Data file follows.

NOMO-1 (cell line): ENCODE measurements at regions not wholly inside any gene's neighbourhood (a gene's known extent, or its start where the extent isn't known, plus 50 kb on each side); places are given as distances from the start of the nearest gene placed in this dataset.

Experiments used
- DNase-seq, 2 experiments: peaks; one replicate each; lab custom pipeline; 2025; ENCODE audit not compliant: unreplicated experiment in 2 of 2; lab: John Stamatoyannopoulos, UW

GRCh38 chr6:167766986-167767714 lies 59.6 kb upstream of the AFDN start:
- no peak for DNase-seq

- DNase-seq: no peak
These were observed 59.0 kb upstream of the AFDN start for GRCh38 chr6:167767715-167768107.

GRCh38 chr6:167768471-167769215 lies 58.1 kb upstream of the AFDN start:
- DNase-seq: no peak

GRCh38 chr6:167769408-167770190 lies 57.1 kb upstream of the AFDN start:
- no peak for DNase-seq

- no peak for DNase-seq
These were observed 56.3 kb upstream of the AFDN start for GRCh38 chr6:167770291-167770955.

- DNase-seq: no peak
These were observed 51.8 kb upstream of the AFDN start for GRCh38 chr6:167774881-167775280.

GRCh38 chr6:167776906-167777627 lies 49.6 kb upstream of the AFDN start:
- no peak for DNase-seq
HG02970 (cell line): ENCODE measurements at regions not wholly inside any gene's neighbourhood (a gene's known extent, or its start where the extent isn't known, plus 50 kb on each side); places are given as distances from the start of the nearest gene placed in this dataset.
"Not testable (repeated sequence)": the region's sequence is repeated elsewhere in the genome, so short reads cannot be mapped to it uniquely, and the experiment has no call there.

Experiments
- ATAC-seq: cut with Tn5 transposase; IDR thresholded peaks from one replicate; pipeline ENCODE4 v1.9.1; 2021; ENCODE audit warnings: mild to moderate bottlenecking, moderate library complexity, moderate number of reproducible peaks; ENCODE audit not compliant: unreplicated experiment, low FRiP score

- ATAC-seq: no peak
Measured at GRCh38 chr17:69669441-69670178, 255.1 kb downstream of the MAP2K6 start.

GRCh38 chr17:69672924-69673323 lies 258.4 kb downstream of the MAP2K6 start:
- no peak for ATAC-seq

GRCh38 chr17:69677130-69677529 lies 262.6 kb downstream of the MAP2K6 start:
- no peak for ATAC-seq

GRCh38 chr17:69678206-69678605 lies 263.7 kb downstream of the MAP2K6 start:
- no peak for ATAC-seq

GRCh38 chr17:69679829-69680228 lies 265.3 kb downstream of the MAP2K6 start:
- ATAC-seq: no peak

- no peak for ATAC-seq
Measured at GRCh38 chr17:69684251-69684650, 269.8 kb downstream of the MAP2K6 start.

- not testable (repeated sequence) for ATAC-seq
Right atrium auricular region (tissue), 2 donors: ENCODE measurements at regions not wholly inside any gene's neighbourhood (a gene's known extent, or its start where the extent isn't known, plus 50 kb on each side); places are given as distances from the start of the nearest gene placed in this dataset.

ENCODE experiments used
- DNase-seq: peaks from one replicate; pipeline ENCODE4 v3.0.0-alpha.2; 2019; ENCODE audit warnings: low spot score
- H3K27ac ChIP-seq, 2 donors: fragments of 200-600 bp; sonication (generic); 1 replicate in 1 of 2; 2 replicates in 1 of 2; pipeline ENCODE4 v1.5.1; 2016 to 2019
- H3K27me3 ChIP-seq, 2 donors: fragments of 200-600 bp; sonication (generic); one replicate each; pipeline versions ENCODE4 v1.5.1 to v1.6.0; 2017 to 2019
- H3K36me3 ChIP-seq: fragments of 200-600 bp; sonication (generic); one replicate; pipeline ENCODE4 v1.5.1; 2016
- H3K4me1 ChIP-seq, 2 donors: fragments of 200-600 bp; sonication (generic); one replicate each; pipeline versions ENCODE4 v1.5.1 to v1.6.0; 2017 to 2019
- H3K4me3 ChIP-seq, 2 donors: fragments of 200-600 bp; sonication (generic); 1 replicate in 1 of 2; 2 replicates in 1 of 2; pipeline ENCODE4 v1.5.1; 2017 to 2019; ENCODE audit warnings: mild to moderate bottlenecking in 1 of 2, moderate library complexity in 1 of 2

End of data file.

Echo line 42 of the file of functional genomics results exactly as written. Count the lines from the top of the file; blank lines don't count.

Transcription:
- H3K4me3 ChIP-seq, 2 donors: fragments of 200-600 bp; sonication (generic); 1 replicate in 1 of 2; 2 replicates in 1 of 2; pipeline ENCODE4 v1.5.1; 2017 to 2019; ENCODE audit warnings: mild to moderate bottlenecking in 1 of 2, moderate library complexity in 1 of 2